Seventy percent of Americans oppose cuts to Medicare and 57 percent are against cutting Medicaid, even when they are aware that the programs constitute an outsized weight in the federal deficit. Of the two wildly popular programs, Medicaid is the most vulnerable.
Writing in the Washington Post about a report from the Kaiser Family Foundation about the health of Medicare and Medicaid, Ezra Klein says “It doesn’t matter whether Eric Cantor says he’s bargaining for the Ryan budget or not. The GOP cannot privatize and voucherize Medicare. They can’t even get close. It’s too easy an issue for Democrats, too dangerous an issue with seniors, and too slipshod a policy even for Michele Bachmann. The attack on Medicaid, however, is another story. That one might actually work. And if it does, it’ll actually be worse. ‘in-the-know political circles,’ says Chris Jennings, who ran President Bill Clinton’s healthcare reform efforts, ‘it’s just assumed Medicaid is going to be hit. No one is going to want to touch Medicare. Medicare is where the political juice is. But we’re going to need savings. So that leads to Medicaid.’ There are two reasons Medicaid is more vulnerable than Medicare. The first is who it serves. Medicaid goes to two groups of people: the poor and the disabled. Most of the program’s enrollees are kids from poor families, though most of the program’s money is spent on the small fraction of beneficiaries who are disabled and/or elderly. These groups have one thing in common: They’re politically powerless.”
It’s a little-known fact that Medicaid covers more people than Medicare. In 2010, according to the Department of Health and Human Services, Medicaid covered 53.9 million people, compared with Medicare’s 47.3 million. Additionally, Medicaid patients are also among society’s most vulnerable. “Kids (and) pregnant women are the vast majority,” according to Health and Human Services Secretary Kathleen Sebelius. “But then older seniors, many of whom are in nursing homes…and very disabled individuals” are also covered by Medicaid.
Although states and the federal government share the cost of Medicaid, what grates on some governors is the rules that come with the money. “Governors just want flexibility to run our states,” said Republican New Jersey Governor Chris Christie at the annual National Governors Association meeting in February. “We don’t want to pay 50 percent of the cost of Medicaid and have zero percent of the authority. And I don’t think that’s an unreasonable thing to be asking for.” Governor Haley Barbour of Mississippi agrees. “If I could get total flexibility, I would take a two percent cap in a heartbeat,” he said. Barbour’s preference is to receive a lump sum – what it gets now from the federal government, plus two percent to fund Medicaid.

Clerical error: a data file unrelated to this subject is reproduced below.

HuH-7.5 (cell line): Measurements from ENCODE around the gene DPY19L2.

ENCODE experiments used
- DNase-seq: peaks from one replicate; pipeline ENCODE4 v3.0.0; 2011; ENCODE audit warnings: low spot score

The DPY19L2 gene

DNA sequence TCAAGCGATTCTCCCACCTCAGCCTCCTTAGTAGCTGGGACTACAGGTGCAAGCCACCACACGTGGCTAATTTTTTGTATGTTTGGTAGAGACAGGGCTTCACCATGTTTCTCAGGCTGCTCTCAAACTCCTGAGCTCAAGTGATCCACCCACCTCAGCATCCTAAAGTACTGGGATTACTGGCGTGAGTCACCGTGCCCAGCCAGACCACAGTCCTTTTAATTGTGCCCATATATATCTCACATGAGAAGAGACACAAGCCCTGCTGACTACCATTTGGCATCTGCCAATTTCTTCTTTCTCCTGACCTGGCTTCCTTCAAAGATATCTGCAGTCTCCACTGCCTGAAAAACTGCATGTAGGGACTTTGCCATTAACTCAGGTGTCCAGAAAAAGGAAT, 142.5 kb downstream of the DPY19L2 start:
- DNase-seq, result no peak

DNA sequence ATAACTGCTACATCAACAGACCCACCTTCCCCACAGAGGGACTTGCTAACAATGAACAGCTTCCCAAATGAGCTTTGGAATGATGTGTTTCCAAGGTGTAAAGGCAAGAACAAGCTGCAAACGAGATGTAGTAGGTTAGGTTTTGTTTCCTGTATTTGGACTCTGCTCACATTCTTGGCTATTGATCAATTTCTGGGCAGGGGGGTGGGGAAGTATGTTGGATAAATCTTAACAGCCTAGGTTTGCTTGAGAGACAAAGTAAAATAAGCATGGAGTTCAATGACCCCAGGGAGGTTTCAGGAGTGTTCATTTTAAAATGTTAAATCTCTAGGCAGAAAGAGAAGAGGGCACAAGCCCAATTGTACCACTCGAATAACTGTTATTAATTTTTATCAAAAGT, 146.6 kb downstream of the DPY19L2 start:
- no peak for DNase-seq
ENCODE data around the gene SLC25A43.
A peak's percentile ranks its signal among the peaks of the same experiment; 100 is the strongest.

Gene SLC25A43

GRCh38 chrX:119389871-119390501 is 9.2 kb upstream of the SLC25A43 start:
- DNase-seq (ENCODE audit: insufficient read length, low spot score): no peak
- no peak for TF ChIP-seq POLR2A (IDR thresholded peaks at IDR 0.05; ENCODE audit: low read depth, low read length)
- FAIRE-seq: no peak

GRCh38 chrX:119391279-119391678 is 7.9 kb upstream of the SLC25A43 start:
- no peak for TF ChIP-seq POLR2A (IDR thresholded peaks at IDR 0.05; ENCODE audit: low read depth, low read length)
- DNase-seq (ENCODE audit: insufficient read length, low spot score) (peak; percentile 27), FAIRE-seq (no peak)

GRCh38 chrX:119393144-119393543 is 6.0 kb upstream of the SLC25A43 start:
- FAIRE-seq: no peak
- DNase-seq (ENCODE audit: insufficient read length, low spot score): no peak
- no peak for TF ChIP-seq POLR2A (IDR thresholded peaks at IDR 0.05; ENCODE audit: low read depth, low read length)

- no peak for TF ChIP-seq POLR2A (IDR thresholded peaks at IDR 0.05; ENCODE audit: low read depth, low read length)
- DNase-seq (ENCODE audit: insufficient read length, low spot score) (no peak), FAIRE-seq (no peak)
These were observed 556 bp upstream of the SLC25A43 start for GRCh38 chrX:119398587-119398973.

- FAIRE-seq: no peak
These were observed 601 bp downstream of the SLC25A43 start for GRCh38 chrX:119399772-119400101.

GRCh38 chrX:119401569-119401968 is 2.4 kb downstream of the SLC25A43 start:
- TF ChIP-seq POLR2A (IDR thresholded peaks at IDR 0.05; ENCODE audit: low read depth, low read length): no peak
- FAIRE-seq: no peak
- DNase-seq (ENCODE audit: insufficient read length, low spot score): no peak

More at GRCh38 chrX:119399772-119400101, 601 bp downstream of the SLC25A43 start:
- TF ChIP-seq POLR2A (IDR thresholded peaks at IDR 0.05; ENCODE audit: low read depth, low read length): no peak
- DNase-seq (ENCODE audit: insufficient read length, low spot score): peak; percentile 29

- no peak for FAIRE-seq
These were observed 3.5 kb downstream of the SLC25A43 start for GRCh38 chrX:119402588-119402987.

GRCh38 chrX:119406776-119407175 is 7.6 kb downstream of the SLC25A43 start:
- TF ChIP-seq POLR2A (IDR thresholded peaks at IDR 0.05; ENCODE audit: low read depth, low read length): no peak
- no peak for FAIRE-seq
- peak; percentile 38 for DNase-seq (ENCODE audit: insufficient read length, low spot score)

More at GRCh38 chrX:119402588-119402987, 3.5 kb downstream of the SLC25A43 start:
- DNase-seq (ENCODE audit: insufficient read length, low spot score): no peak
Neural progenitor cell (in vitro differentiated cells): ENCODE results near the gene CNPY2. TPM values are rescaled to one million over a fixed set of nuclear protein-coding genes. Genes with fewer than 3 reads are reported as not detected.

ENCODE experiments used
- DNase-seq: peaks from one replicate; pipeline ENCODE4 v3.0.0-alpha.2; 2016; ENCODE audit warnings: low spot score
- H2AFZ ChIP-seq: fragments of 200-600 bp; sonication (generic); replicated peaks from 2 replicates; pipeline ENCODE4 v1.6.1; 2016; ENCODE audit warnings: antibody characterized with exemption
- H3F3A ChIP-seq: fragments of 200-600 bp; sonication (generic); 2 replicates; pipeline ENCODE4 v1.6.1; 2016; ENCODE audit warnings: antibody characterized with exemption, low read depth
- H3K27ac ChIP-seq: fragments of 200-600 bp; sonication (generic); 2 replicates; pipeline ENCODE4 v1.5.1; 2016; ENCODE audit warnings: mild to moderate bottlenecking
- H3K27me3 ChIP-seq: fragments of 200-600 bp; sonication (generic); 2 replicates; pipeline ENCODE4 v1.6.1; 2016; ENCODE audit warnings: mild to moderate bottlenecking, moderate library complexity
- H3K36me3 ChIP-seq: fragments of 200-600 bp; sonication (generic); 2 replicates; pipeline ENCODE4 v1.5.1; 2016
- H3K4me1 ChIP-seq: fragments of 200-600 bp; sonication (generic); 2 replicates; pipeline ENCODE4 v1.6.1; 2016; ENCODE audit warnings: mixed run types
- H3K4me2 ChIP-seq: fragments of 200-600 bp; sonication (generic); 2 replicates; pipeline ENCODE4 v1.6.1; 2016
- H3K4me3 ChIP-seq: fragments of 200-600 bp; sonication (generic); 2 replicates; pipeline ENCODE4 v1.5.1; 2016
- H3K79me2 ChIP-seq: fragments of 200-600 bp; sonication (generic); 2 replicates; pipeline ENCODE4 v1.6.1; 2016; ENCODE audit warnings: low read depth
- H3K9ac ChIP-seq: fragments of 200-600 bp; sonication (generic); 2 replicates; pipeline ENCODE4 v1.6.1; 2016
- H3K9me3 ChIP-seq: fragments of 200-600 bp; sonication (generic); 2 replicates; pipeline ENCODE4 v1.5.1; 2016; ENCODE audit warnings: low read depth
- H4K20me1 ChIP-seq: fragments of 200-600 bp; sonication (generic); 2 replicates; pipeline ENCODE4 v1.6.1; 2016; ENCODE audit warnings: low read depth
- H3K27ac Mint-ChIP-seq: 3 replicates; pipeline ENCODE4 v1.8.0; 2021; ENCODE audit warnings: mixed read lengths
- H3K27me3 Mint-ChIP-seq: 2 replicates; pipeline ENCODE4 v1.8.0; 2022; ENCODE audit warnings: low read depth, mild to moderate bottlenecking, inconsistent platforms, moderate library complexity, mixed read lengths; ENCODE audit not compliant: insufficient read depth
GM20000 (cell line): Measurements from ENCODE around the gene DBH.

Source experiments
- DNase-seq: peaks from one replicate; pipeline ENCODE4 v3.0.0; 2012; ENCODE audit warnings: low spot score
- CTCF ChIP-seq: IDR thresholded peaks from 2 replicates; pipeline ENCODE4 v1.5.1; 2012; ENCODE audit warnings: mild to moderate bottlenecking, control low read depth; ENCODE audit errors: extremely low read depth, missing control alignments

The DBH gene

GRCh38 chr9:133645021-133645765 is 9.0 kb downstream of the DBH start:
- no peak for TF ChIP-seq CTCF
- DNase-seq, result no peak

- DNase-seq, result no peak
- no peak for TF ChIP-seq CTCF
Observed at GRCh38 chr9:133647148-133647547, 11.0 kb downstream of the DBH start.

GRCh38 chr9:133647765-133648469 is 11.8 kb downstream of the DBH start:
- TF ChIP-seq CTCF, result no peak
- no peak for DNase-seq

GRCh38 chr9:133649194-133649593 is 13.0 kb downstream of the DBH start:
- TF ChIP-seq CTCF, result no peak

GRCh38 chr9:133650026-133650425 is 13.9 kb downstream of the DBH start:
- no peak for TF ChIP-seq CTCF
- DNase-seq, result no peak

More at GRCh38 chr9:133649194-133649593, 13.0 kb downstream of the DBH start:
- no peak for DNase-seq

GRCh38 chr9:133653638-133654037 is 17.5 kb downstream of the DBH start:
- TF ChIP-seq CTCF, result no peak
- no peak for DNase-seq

Dr. Donald Berwick, administrator of the Center for Medicare and Medicaid Services, (CMS) said “There’s a right way to reform Medicare and a wrong way,” Berwick believes that the direction he is taking — modeled on his successful patient safety campaigns at the Institute for Healthcare Improvement – will bring about needed healthcare change. The Obama administration’s efforts to improve patient safety are more or less bipartisan. There is little cause to dispute CMS’ data: the agency spent $4.4 billion in 2009 caring for patients harmed in hospitals and an additional $26 billion on patients who were readmitted within 30 days. The Partnership for Patients, funded through the Patient Protection and Affordable Care Act (ACA), seeks to reduce preventable injuries by 40 percent and cut hospital readmissions by 20 percent in just two years. According to CMS, achieving the Partnership’s goals will result in 1.8 million fewer patient injuries, allow more than 1.6 million patients to recover complication-free and save up to $35 billion in health costs.
Department of Health and Human Services (HHS) Secretary Kathleen Sebelius described contentious portions of the ACA as the inaugural steps toward entitlement reform. Sebelius criticized proposals to transform federal Medicaid funding into block grants for states. When some lawmakers asked her to speak about the Obama administration’s alternative proposal to rein in entitlement spending, Sebelius pointed to two provisions of the new law. The ACA created a new board of independent experts that will recommend Medicare payment cuts. Its recommendations will take effect automatically unless Congress blocks them — and proposes equivalent savings. According to Sebelius, the panel represents “a big step in terms of entitlement reform that actually doesn’t potentially cause harm to our seniors.” She also pointed to an HHS effort to create new methods of dealing with people who are eligible for both Medicare and Medicaid because those patients represent a lopsided share of the programs’ costs.